Color pencil sketch by Soke Hausel (C)
It is the same for women's self-defense clinics. These clinics are taught all over the Phoenix valley at martial arts schools, police stations, fitness clubs, universities and community colleges, but the only good any of these are to the students is that they may attract one or two women to sign up for karate classes. According to Grandmaster Hausel, who taught martial arts classes and clinics in karate, kobudo, iaido, jujutsu, samurai arts, self-defense, women's self-defense, martial arts history, etc for 3 decades at the University of Wyoming and has 5 decades of martial arts experience, a person cannot expect to achieve the self-defense abilities and awareness in a single self-defense clinic that a person who has been training for 5 or more years has. It takes considerable time to learn to react and block, develop focus, timing and power. But in todays society, many people want a quick fix, but it is just not out there - at least not until science comes up with a self-defense pill. So for now, if a person wants to learn self-defense - either sign up for karate, or learn how to use a gun. There are several indoor gun ranges around the valley that have a Free Ladies Day and will assist women in gun training.

Grandmaster Hausel demonstrates how to use
a library book for self-defense at the Chandler
Public Library
Both men and women who sign up for karate classes should look for schools that focus on adults, not kids. Adults will have a better time and also learn to defend against adults instead of 6-year old kids. Shy women should find a friend and join a class together - the classes will help them become more positive over time - its one of the side benefits of karate classes.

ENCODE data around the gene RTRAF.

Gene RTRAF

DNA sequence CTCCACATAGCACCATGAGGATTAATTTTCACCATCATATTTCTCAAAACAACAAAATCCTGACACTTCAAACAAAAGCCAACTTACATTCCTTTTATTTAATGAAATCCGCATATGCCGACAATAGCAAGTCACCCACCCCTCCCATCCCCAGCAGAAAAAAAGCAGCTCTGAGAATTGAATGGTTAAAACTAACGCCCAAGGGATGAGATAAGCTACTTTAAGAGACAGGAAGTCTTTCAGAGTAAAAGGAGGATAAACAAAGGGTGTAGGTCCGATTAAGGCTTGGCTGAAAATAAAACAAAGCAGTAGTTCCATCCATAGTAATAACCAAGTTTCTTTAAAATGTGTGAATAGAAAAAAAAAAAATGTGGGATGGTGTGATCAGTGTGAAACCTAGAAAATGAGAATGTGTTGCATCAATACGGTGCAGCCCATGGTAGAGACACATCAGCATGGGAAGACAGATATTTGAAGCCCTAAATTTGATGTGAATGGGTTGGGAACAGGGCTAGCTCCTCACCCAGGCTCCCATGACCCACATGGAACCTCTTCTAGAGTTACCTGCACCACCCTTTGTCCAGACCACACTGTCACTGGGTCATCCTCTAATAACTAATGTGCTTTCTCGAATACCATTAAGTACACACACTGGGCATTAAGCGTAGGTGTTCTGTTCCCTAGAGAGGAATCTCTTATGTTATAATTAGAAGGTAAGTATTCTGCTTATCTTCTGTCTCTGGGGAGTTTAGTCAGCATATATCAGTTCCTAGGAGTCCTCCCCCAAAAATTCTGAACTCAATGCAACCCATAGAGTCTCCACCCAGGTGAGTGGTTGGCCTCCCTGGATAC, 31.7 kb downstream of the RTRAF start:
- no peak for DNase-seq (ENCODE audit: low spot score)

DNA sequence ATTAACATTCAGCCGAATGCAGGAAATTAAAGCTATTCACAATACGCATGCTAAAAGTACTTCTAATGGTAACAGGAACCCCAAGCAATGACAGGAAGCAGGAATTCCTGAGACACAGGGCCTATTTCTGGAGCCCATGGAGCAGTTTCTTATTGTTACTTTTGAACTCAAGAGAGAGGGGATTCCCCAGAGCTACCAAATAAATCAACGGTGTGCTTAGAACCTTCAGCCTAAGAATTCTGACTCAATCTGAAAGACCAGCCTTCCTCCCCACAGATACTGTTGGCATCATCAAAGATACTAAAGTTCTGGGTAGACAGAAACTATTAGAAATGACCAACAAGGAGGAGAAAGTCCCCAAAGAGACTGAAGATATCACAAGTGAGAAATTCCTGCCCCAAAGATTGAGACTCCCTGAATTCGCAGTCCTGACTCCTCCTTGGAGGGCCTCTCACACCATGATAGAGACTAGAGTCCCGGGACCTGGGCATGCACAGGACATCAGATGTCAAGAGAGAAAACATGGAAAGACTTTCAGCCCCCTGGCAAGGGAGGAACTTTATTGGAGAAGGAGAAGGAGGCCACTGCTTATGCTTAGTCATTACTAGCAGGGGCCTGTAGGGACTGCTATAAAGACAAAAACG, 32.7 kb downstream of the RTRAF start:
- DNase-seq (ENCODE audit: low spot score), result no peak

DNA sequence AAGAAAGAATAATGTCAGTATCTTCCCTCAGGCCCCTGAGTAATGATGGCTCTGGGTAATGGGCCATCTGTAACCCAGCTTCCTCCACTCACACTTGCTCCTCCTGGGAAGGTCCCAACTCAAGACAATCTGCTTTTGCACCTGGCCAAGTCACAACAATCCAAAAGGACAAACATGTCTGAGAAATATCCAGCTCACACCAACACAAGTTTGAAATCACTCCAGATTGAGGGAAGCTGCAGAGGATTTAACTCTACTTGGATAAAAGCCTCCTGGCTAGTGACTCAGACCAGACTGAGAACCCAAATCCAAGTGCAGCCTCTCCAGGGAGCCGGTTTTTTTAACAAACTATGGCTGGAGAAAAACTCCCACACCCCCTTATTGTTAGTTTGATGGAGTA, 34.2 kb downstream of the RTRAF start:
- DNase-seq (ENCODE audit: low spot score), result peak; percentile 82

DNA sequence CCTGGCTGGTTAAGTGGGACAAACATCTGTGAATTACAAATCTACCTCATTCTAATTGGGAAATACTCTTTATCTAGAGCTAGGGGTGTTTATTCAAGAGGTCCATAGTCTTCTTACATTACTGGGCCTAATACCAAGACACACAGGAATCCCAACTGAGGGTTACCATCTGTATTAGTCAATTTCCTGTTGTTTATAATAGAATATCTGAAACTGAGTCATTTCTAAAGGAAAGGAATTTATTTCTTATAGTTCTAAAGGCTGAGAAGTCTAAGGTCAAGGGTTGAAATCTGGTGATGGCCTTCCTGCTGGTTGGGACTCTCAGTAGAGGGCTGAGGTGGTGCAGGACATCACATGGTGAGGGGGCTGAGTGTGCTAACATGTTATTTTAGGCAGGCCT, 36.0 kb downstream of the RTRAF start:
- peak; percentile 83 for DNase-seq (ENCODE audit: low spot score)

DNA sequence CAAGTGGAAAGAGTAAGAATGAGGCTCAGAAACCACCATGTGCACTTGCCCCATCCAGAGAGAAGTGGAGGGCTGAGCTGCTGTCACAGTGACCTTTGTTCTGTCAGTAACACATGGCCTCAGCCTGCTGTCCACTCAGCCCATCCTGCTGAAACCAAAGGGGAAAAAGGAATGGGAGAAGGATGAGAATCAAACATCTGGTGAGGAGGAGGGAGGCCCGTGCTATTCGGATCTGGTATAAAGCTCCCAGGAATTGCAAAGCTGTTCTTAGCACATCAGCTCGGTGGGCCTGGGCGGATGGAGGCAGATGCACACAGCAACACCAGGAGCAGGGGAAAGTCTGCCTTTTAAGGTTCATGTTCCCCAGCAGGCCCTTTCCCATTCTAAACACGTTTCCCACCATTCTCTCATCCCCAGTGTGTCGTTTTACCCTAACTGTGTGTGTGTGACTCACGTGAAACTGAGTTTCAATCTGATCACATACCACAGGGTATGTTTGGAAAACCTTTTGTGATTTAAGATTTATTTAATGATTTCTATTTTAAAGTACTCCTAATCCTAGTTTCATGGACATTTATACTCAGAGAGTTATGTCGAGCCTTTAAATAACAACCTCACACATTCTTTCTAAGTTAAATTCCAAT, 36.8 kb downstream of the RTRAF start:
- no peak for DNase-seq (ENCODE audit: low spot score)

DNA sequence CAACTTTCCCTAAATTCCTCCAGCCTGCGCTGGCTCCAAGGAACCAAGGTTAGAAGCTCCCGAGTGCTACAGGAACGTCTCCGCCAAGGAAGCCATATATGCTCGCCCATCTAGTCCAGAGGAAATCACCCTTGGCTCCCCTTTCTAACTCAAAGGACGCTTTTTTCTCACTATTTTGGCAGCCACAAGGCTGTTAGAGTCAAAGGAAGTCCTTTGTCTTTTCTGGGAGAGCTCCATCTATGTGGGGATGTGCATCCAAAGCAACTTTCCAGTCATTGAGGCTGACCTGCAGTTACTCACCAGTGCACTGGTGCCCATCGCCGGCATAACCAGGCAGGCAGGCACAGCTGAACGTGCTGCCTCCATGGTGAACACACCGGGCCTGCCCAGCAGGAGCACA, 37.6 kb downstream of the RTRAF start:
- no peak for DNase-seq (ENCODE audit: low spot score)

The purpose of the clinics is to provide attendees with a general introduction to self-defense and modern kobudo. One clinic attendee, an engineer from Boeing named Amanda exclaimed, "Wow, I'll never be able to look at another magazine or towel without thinking I'm holding a self-defense weapon - who would have guessed?"

Few self-defense clinic attendees will continue in martial arts education, so martial arts instructors have to be creative with clinics. So goes for a Master of Karate, Dr. Neal, who is also a professor at Grand Canyon University. He showed other martial artists how one can use protractors, rulers, pens, pants, glasses, suspenders, straw hats, corn-cob pipes, and even corn cobs as weapons. Other off-the-wall weapons include picture frames, flashlights, batteries, memory sticks, markers, and Duck Commander style duck calls.

Self-defense clinic attendees at the Unversity of Wyoming.
The World Health Organization reported recently that 420,000 murders occurred in the US. Sounds like a lot, but we have a very large population (>311 million). The report goes on to state 109 countries which have 100% gun bans (most with considerably smaller populations than the US), had a high of 9.16 million murders to a low of 420,000 murders during the same time frame. Imagine that, 109 gunless counties with murder rates higher than the US!

One country was a distinct anomaly – Switzerland. During this same period, Switzerland reported ‘zero’ murders. What makes Switzerland different is most adults in Switzerland are required by law to own a gun and required train and qualify as marksmen. So, would tighter gun control laws or banning guns altogether in the US lower the murder rate? Based on historical data, our murder rate would skyrocket. Sorry about the detour, the US Constitution is fine and guarantees Americans to have access to guns for self-defense. After all, this does not seem to be the problem.